30. JAL: Snark, Sarcasm & Bitterness says

    37
    Aaron Williams

    That’s a bit pedantic and glosses over my point entirely.

    And you apparently missed the point of mine. Not to mention, you’ve apparently decided “Oh, sure there is something more going on here when people are cutting themselves open” but don’t give a shit about your sneering quotes around sufferers and the dismissal you placed by calling it a “fictional disease”. When you say fictional instead of delusional, it isn’t just pedantic, it has a completely different connotation. It signals that not only is the name made up but the entire thing from symptoms to accounts of suffering are all faked. Like something found in a fiction novel, instead of someone having a mental disorder. Coupled with your “sufferers” bit, you come off as ablist.

    Unless this guy is going to write his article on what people are calling Morgellons as the symptom of another disease, I’ll give you three guesses as to how it’s going to play out and the first two don’t count.

    Right, hence my asterisk about asshole reporters regarding Morgellons from Wiki.

    change the non-existence of Morgellons

    It’s just clinically diagnosed as something else but the symptoms and sufferers are very real. Unless you’re actually fighting the ignorance around Morgellons, like say linking to actual DP disorder, you’re coming off as an ass for dismissing a group of suffering people as non-existent. Because if you don’t link to the clinically diagnosed disorder, it isn’t clear you don’t just dismiss the name common on the internet.

  31. JAL: Snark, Sarcasm & Bitterness says

    Also,

    And the delusional definition is a clinical one that doesn’t address the topic at hand (science reporting). Is person X delusional? Well, not if they live in a community that shares the same delusion. A man who thinks trees speak a hidden language isn’t delusional if his entire town has that as a cultural mainstay for the purposes of analyzing whether he’s mentally ill or not. That doesn’t, for the purposes of this post, change the non-existence of Morgellons nor the apparent bent of the shady practices of the journalist involved.

    Well, no shit it doesn’t change the definition of delusional. I was putting that in there for kicks or make it the topic. It was in there to clarify about the paper and how the Wiki uses it in regards to this “It’s a made up diseases spread by the Internet causing mass hysteria but there’s nothing actually wrong with those people.”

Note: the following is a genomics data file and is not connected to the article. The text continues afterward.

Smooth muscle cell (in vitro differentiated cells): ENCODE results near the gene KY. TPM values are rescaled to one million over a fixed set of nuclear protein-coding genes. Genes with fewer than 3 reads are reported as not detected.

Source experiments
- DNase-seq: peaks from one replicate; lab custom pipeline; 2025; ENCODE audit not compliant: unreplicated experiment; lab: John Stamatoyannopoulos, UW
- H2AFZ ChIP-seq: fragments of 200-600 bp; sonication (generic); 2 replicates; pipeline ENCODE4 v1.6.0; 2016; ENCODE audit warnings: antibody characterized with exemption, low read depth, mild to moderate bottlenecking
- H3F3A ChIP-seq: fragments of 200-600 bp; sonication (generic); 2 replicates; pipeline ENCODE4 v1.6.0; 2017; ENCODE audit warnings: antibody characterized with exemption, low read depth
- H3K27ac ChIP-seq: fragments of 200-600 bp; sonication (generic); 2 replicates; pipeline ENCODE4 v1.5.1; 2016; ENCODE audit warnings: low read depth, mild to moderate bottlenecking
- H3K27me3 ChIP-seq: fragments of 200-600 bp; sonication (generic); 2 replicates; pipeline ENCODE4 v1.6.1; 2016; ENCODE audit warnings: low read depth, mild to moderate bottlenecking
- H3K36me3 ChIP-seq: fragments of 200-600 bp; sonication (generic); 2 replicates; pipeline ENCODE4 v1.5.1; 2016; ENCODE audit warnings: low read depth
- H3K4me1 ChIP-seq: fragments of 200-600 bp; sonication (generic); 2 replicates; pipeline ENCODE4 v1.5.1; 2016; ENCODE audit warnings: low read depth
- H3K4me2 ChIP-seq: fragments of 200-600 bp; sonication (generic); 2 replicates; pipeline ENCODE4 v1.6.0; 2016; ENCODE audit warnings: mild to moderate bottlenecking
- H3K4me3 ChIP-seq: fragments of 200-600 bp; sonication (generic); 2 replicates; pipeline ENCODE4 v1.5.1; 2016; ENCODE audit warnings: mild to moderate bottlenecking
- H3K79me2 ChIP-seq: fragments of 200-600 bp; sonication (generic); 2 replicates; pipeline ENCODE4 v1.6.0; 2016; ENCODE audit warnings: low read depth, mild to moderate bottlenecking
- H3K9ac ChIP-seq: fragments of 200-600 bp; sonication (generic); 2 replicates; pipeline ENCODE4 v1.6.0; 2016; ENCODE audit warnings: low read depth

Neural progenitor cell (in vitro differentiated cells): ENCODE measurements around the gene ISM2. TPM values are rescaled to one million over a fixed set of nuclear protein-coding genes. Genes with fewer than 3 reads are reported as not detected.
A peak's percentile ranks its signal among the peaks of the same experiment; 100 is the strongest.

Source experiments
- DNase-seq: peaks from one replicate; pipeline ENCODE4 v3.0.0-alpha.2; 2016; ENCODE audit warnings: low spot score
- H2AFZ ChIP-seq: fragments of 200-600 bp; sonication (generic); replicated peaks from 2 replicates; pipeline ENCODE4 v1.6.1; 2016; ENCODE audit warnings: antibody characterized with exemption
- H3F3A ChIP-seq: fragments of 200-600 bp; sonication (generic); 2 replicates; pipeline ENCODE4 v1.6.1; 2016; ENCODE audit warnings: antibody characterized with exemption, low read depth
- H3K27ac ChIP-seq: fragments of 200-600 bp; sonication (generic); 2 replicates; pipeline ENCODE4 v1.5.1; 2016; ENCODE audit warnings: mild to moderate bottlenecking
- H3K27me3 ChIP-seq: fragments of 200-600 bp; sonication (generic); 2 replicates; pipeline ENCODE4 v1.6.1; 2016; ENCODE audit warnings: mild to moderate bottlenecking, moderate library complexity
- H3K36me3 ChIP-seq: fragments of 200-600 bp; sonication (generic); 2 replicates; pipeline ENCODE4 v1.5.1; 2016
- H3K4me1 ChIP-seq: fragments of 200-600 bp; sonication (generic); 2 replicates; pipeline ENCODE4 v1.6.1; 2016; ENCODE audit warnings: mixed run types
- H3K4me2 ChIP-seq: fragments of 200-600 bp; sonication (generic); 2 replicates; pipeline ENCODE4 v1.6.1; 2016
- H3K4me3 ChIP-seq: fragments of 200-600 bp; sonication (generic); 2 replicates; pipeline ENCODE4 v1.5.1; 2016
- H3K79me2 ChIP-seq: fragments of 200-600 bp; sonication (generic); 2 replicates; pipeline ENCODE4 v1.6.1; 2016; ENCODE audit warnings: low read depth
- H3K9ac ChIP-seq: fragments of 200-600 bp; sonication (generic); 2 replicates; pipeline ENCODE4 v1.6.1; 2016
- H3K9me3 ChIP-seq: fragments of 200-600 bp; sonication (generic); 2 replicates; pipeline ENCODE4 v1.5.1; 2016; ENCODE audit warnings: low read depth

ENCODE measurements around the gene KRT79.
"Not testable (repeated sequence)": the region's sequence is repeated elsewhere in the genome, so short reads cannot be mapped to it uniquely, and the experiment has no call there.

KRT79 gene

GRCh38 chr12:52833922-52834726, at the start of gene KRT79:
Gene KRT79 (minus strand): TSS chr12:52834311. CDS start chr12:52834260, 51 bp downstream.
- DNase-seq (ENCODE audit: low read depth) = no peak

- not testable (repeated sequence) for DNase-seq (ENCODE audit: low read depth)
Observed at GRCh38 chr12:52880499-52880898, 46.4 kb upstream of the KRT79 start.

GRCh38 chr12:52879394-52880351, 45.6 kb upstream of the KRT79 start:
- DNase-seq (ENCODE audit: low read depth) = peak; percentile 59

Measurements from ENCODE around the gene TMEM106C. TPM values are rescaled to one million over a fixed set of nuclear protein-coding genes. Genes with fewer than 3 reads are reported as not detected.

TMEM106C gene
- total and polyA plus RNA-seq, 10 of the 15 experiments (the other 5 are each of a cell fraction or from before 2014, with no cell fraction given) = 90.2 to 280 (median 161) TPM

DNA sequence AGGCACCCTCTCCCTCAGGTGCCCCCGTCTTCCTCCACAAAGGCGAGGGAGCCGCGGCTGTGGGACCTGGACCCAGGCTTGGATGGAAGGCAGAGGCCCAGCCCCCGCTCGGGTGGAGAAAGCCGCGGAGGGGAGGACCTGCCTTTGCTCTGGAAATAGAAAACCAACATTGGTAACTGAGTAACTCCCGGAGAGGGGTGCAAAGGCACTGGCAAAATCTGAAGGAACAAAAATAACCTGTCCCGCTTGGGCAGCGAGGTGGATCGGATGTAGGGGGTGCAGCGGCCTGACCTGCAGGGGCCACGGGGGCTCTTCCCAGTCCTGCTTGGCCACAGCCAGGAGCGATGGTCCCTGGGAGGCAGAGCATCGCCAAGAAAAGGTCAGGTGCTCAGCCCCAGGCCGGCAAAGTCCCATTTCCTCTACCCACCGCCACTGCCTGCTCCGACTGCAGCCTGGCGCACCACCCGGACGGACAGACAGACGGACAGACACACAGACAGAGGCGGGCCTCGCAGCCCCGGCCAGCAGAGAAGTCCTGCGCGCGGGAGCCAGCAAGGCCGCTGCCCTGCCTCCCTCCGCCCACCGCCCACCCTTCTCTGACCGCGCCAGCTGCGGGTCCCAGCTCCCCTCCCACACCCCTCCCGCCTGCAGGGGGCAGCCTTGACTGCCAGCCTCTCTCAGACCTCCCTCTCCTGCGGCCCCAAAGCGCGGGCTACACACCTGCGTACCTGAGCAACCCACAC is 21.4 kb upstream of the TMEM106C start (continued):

32. JAL: Snark, Sarcasm & Bitterness says

    Correction Me at #19 that addresses #37Aaron Williams

    “…I wasn’t putting that in for kicks…”

    Previewed that and everything. All Hail Tpyos!

  33. sonofrojblake says

    Matthew Barbour ought to be drummed out of journalism

    Perhaps you missed the headline. This is how journalism works. And yes, the headline is, on one level, a joke, this being Private Eye and all. On another level – the level of depressed, cynical acknowledgement that the world isn’t going to hell because it’s already there – it’s merely pointing out the fact that this really IS how journalism works, and if you think it isn’t, you’re the one who’s delusional.

    Also, the bullshit self-congratulatory elitist back-slapping about “I don’t know anyone in the UK who would describe the Sun as a newspaper nor anyone who writes for it a journalist.” fails to point out that the Sun is the single best-selling, most widely-read newspaper in the country. Sure, you and your clever friends know it’s budgie-cage fodder, but rather the point is that these scum are peddling lies to people not equipped to spot them.

  34. says

    This is hardly a surprise. Here in the UK The Sun is considered more of a comic for adults than a proper newspaper, with its bare breasts on page 3 and ludicrous right-wing propaganda. (That said, it is I believe the most popular daily paper in circulation…Cthulhu help us!)